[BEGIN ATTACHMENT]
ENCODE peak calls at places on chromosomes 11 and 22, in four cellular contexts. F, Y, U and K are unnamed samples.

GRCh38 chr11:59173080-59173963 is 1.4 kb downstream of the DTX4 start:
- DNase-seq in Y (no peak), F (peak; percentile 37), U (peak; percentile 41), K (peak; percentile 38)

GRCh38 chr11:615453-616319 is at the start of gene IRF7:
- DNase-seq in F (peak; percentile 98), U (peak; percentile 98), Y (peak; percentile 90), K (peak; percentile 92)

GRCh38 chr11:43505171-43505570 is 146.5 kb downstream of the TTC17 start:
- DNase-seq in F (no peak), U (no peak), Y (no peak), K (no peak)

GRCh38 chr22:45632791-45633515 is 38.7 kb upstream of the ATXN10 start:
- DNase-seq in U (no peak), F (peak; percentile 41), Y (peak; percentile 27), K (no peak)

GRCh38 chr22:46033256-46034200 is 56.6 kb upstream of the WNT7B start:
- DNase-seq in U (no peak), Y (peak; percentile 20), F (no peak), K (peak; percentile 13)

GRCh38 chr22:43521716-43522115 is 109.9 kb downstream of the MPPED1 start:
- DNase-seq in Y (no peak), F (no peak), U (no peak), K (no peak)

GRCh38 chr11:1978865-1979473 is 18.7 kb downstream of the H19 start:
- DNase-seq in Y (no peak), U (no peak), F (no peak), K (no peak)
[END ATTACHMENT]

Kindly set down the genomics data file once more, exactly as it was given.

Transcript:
ENCODE peak calls at places on chromosomes 11 and 22, in four cellular contexts. F, Y, U and K are unnamed samples.

GRCh38 chr11:59173080-59173963 is 1.4 kb downstream of the DTX4 start:
- DNase-seq in Y (no peak), F (peak; percentile 37), U (peak; percentile 41), K (peak; percentile 38)

GRCh38 chr11:615453-616319 is at the start of gene IRF7:
- DNase-seq in F (peak; percentile 98), U (peak; percentile 98), Y (peak; percentile 90), K (peak; percentile 92)

GRCh38 chr11:43505171-43505570 is 146.5 kb downstream of the TTC17 start:
- DNase-seq in F (no peak), U (no peak), Y (no peak), K (no peak)

GRCh38 chr22:45632791-45633515 is 38.7 kb upstream of the ATXN10 start:
- DNase-seq in U (no peak), F (peak; percentile 41), Y (peak; percentile 27), K (no peak)

GRCh38 chr22:46033256-46034200 is 56.6 kb upstream of the WNT7B start:
- DNase-seq in U (no peak), Y (peak; percentile 20), F (no peak), K (peak; percentile 13)

GRCh38 chr22:43521716-43522115 is 109.9 kb downstream of the MPPED1 start:
- DNase-seq in Y (no peak), F (no peak), U (no peak), K (no peak)

GRCh38 chr11:1978865-1979473 is 18.7 kb downstream of the H19 start:
- DNase-seq in Y (no peak), U (no peak), F (no peak), K (no peak)